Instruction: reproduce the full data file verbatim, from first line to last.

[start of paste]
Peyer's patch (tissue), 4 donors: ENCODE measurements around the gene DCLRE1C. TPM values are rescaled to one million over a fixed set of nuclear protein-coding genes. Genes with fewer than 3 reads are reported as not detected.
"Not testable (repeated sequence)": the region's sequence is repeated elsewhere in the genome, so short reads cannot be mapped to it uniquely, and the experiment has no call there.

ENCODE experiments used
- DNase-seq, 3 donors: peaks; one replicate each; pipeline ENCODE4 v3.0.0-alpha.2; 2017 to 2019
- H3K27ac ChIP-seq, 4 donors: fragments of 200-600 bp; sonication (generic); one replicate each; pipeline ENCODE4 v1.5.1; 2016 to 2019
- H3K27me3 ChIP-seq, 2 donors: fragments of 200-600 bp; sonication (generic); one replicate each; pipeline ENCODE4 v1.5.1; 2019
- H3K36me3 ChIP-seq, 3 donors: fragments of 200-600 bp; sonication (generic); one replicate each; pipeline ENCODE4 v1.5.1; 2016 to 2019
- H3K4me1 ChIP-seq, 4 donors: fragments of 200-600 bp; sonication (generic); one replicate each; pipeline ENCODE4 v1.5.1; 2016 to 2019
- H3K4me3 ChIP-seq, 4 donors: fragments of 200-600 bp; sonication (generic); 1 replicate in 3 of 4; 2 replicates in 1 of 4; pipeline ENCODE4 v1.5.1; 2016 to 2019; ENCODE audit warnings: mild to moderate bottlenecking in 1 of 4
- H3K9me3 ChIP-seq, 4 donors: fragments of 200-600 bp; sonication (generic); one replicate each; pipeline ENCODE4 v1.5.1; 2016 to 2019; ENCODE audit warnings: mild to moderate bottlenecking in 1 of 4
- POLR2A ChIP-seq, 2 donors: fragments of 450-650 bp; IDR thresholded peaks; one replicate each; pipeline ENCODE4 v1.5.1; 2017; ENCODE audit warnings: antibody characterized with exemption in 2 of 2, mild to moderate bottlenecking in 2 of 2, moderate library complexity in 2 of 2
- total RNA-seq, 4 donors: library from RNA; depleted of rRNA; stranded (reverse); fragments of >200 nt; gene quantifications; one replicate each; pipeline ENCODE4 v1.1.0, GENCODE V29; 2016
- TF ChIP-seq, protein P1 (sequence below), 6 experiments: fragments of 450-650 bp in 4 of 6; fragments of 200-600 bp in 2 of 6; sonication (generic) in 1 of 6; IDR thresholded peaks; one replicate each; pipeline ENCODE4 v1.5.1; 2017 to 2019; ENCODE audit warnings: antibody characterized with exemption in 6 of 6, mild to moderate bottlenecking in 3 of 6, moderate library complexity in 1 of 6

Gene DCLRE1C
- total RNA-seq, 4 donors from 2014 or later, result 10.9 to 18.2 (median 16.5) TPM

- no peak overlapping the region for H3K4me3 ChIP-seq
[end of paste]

Peyer's patch (tissue), 4 donors: ENCODE measurements around the gene DCLRE1C. TPM values are rescaled to one million over a fixed set of nuclear protein-coding genes. Genes with fewer than 3 reads are reported as not detected.
"Not testable (repeated sequence)": the region's sequence is repeated elsewhere in the genome, so short reads cannot be mapped to it uniquely, and the experiment has no call there.

ENCODE experiments used
- DNase-seq, 3 donors: peaks; one replicate each; pipeline ENCODE4 v3.0.0-alpha.2; 2017 to 2019
- H3K27ac ChIP-seq, 4 donors: fragments of 200-600 bp; sonication (generic); one replicate each; pipeline ENCODE4 v1.5.1; 2016 to 2019
- H3K27me3 ChIP-seq, 2 donors: fragments of 200-600 bp; sonication (generic); one replicate each; pipeline ENCODE4 v1.5.1; 2019
- H3K36me3 ChIP-seq, 3 donors: fragments of 200-600 bp; sonication (generic); one replicate each; pipeline ENCODE4 v1.5.1; 2016 to 2019
- H3K4me1 ChIP-seq, 4 donors: fragments of 200-600 bp; sonication (generic); one replicate each; pipeline ENCODE4 v1.5.1; 2016 to 2019
- H3K4me3 ChIP-seq, 4 donors: fragments of 200-600 bp; sonication (generic); 1 replicate in 3 of 4; 2 replicates in 1 of 4; pipeline ENCODE4 v1.5.1; 2016 to 2019; ENCODE audit warnings: mild to moderate bottlenecking in 1 of 4
- H3K9me3 ChIP-seq, 4 donors: fragments of 200-600 bp; sonication (generic); one replicate each; pipeline ENCODE4 v1.5.1; 2016 to 2019; ENCODE audit warnings: mild to moderate bottlenecking in 1 of 4
- POLR2A ChIP-seq, 2 donors: fragments of 450-650 bp; IDR thresholded peaks; one replicate each; pipeline ENCODE4 v1.5.1; 2017; ENCODE audit warnings: antibody characterized with exemption in 2 of 2, mild to moderate bottlenecking in 2 of 2, moderate library complexity in 2 of 2
- total RNA-seq, 4 donors: library from RNA; depleted of rRNA; stranded (reverse); fragments of >200 nt; gene quantifications; one replicate each; pipeline ENCODE4 v1.1.0, GENCODE V29; 2016
- TF ChIP-seq, protein P1 (sequence below), 6 experiments: fragments of 450-650 bp in 4 of 6; fragments of 200-600 bp in 2 of 6; sonication (generic) in 1 of 6; IDR thresholded peaks; one replicate each; pipeline ENCODE4 v1.5.1; 2017 to 2019; ENCODE audit warnings: antibody characterized with exemption in 6 of 6, mild to moderate bottlenecking in 3 of 6, moderate library complexity in 1 of 6

Gene DCLRE1C
- total RNA-seq, 4 donors from 2014 or later, result 10.9 to 18.2 (median 16.5) TPM

- no peak overlapping the region for H3K4me3 ChIP-seq